Sunday, August 16, 2015

Frost And Snow

This has to be my favorite Patriot of late. I came across this man while researching a line I thought I had figured out... until I realized I had some misinformation. Wasn't it lucky though that I did! Otherwise, I probably never would have even known this man existed.

Believe me when I tell you: you did not read the name in the title of this post incorrectly. This Patriot's name is "Frost," middle name "And," and surname "Snow." Let me share his story with you!
Clipping of Pension Envelope
Frost And Snow served several times during the Revolutionary War. He first served under the command of Captain James Head. Under Captain Head, he marched from the Orange County, Virginia through Culpeper and Farquier Counties. During this time, he also guarded some British prisoners. He eventually ended up in Albemarle (I'm wondering if he was referring to the Albemarle Barracks where my ancestor also served), where he remained until he was later discharged. This service period lasted about two months.
Clipping from Pension Record describing his service under Captain James Head
During his second enlistment with the Army, Frost And Snow served under Captain Isaac Davis, who was a member of Colonel Lindsey's Regiment. Frost mentions in his pension application that he served as a substitute soldier for a man named John Burrows who was supposed to march from the Albemarle Courthouse to Culpeper County during a time "where it being understood that General [George] Washington and Gen. Wa(?) were coming on with reinforcements Lord Cornwallis and Col. Tarlton retreated." Frost mentions that they marched until they arrived at a place a I can't quite make out in his pension record. It looks something like Alubbins or Mubbins Hill, but that doesn't ring any bells for me. During this period, Frost ended up serving another two months before being discharged again.
Clipping from Pension Record showing the place I can't make out
During Frost's final tour with the Army, he served under Captain Coger or Coker and Lieutenant Robinson "in the year Cornwallis was captured at Yorktown." He states he entered service in Augusta County, VA as a substitute for John Smith. While serving under Captain Coger/Coker, he marched from Augusta to Yorktown and remained there until Cornwallis surrendered. After the surrender, he recalls that he marched from Yorktown to Winchester and was in charge of the prisoners taken by General Washington. This final stretch of service also lasted about two months.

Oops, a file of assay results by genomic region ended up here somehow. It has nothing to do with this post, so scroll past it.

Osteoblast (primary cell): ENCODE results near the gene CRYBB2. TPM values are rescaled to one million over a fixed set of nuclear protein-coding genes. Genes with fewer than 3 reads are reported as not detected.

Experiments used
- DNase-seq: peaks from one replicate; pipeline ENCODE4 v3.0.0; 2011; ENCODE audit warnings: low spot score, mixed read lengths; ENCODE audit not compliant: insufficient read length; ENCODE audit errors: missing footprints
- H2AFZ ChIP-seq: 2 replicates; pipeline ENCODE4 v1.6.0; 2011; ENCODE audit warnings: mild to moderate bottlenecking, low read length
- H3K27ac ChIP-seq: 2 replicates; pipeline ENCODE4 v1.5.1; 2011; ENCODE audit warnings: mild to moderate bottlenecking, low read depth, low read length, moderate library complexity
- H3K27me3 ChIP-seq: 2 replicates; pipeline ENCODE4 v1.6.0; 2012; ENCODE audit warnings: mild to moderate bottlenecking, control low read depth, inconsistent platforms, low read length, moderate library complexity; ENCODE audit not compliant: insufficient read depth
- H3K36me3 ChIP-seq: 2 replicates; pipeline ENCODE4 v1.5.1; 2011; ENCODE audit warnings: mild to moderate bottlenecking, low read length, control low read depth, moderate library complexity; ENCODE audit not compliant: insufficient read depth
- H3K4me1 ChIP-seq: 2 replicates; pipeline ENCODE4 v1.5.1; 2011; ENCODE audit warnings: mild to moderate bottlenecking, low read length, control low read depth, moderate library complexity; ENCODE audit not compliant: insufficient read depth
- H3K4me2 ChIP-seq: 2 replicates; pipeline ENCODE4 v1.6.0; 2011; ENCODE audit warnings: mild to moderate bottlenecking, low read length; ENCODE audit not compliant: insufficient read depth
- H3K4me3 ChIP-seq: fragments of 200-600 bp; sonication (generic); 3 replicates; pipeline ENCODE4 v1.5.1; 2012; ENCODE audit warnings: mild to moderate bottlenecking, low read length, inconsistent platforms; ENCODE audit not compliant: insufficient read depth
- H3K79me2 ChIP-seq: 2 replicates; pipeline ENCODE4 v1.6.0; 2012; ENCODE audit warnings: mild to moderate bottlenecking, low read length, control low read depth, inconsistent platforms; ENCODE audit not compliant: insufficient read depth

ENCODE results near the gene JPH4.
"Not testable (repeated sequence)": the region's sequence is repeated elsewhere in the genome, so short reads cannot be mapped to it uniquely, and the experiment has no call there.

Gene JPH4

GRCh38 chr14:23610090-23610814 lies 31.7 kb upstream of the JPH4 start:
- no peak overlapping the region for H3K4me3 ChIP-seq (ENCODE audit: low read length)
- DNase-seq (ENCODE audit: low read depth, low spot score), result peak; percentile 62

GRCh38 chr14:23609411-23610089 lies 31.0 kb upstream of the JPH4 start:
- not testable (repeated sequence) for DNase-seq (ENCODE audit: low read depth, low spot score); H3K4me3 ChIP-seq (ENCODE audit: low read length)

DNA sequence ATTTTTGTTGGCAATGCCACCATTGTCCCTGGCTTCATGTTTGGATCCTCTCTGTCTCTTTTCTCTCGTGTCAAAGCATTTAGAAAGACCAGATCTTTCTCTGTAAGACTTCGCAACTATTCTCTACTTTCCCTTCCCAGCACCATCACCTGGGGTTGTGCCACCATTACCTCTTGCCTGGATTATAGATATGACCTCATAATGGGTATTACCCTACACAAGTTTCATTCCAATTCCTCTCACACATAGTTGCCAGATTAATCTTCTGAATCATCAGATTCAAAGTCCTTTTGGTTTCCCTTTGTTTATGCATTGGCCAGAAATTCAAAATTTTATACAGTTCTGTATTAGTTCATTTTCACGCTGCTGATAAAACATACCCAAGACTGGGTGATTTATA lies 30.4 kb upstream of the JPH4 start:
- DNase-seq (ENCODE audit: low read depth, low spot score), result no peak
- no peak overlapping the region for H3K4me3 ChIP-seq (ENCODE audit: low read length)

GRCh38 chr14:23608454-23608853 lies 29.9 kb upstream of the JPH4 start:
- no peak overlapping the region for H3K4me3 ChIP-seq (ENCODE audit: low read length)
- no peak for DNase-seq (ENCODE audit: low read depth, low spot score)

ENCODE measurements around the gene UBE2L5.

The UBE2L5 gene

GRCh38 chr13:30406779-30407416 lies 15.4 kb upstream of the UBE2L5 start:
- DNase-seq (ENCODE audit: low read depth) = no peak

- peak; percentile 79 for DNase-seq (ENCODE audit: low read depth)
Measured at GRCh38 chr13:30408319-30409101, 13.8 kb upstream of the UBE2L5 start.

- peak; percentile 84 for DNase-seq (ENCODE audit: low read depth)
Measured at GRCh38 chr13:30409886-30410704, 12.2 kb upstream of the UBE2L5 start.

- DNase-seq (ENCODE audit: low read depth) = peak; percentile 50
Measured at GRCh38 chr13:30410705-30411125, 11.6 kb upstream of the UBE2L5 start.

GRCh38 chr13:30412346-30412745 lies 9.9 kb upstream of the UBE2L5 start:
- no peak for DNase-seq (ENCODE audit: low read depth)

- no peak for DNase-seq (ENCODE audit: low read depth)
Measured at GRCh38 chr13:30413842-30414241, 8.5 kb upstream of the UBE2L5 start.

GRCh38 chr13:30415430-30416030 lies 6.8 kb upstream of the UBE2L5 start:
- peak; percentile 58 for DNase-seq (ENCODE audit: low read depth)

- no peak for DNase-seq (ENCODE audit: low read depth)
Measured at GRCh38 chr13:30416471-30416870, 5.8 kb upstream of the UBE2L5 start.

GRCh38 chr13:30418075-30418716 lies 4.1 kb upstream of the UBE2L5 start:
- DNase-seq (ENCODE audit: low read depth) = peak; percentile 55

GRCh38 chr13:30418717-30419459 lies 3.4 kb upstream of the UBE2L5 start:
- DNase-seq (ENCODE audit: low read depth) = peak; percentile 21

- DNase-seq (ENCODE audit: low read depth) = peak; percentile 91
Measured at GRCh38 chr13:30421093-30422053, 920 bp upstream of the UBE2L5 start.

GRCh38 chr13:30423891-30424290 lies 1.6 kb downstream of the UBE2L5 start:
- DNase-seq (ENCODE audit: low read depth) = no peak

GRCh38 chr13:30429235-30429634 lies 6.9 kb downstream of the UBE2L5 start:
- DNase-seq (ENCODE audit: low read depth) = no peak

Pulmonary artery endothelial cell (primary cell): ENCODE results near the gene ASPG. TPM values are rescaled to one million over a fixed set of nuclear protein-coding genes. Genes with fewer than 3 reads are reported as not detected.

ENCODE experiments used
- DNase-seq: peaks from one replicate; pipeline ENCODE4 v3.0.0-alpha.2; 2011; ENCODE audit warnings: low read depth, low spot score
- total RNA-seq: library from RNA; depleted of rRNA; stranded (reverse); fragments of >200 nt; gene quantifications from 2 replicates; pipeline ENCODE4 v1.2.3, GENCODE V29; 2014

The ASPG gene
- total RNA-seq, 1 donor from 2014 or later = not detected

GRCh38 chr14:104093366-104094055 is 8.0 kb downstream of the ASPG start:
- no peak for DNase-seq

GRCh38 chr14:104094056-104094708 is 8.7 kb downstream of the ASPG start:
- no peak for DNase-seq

Frost And Snow is assumed to be a "junior." His assumed parents are Frost And Snow, Sr. and Elizabeth Ballard. I have not found any proof of this myself yet. The only mention the Patriot Frost makes of his father in his pension record is when he states that his father never kept records of his birth. He, therefore, "believes himself to be 78 years of age" at the time of his pension application hearing in 1837. This would make Frost And Snow to have been born about 1759.
Clipping from Pension Record showing Frost's guesstimation of his age
This family is a bit of a tangled mess for me. I found this family while researching my husband's Southard family, which I posted about in my blog for his family a little while ago. While I know this family is connected to my husband's family, I have yet to figure out how.

As I uncover more information about this Frost And Snow, however, I am led to believe that the information about him in the DAR Genealogical Research System (GRS) is incorrect. It seems Frost And Snow's father may have also been named Frost And Snow, and that the Elizabeth Ballard that is listed as Patriot Frost's wife in the GRS Database may actually be his mother. I hope to get this family sorted out soon. Hopefully a closer look at the sources and information provided by the five Daughters who have used Frost as their Patriot to join the Daughters of the American Revolution will help.

  • Frost And Snow's Pension Application (accessed on Fold3)

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